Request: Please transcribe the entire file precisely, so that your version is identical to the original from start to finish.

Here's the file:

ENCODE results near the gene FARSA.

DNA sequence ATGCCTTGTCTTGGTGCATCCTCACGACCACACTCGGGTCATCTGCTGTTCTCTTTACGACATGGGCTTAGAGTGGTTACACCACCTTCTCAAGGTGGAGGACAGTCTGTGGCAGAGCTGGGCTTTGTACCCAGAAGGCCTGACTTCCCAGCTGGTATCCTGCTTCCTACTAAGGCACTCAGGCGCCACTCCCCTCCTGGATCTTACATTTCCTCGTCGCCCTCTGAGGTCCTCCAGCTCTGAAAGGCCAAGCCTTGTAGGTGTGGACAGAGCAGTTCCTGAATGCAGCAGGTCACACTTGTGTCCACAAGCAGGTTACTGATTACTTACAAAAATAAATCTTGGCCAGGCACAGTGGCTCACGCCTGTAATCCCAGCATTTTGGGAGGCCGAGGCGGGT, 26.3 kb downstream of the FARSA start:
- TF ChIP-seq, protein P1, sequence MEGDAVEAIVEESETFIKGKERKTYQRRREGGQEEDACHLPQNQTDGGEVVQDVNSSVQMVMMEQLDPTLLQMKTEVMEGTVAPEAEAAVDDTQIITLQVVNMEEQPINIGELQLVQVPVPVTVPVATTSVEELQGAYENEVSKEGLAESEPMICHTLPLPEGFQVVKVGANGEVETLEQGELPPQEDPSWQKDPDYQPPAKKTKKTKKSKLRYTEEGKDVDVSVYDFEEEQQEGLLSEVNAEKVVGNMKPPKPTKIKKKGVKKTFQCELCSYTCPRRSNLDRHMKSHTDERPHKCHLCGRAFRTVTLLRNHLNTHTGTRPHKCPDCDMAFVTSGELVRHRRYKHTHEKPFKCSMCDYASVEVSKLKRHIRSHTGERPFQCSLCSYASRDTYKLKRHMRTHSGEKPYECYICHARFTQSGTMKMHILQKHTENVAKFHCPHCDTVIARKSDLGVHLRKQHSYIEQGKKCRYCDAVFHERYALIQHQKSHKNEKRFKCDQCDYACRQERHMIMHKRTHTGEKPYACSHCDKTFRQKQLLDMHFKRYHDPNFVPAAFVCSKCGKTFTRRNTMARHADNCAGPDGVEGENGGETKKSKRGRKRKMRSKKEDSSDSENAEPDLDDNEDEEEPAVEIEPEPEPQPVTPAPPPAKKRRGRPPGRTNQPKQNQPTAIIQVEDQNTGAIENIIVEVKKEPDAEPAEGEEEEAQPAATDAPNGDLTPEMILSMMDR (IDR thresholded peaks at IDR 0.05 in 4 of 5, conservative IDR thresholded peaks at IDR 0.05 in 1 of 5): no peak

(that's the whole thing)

ENCODE results near the gene FARSA.

DNA sequence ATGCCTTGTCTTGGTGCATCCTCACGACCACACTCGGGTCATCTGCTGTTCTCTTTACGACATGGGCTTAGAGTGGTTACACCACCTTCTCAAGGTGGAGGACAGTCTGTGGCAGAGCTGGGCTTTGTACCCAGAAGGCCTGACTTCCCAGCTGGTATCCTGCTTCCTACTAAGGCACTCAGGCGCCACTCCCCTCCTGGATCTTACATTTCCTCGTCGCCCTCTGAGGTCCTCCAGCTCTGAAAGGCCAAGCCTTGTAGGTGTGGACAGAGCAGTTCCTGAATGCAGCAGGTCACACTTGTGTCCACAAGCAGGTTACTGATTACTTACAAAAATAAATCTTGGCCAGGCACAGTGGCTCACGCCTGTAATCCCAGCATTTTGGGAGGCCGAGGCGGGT, 26.3 kb downstream of the FARSA start:
- TF ChIP-seq, protein P1, sequence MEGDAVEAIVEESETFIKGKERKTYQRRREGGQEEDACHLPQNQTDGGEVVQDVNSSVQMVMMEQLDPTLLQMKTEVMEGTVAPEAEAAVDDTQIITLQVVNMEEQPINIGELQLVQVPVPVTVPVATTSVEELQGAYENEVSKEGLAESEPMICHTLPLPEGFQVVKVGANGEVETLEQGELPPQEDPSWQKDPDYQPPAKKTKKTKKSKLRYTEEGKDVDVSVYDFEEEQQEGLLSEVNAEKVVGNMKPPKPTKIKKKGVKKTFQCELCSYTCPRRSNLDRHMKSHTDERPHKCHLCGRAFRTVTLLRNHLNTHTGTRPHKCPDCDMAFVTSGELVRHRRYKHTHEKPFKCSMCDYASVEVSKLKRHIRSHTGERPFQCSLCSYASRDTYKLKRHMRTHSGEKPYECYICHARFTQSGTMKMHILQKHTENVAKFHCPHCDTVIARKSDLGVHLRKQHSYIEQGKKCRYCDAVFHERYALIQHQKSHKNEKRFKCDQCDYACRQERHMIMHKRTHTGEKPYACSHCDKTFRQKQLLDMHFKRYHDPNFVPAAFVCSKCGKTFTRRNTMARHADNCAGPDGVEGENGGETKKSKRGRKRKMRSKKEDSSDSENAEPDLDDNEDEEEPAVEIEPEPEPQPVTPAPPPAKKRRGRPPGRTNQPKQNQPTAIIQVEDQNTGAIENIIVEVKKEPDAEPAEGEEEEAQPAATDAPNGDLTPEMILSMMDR (IDR thresholded peaks at IDR 0.05 in 4 of 5, conservative IDR thresholded peaks at IDR 0.05 in 1 of 5): no peak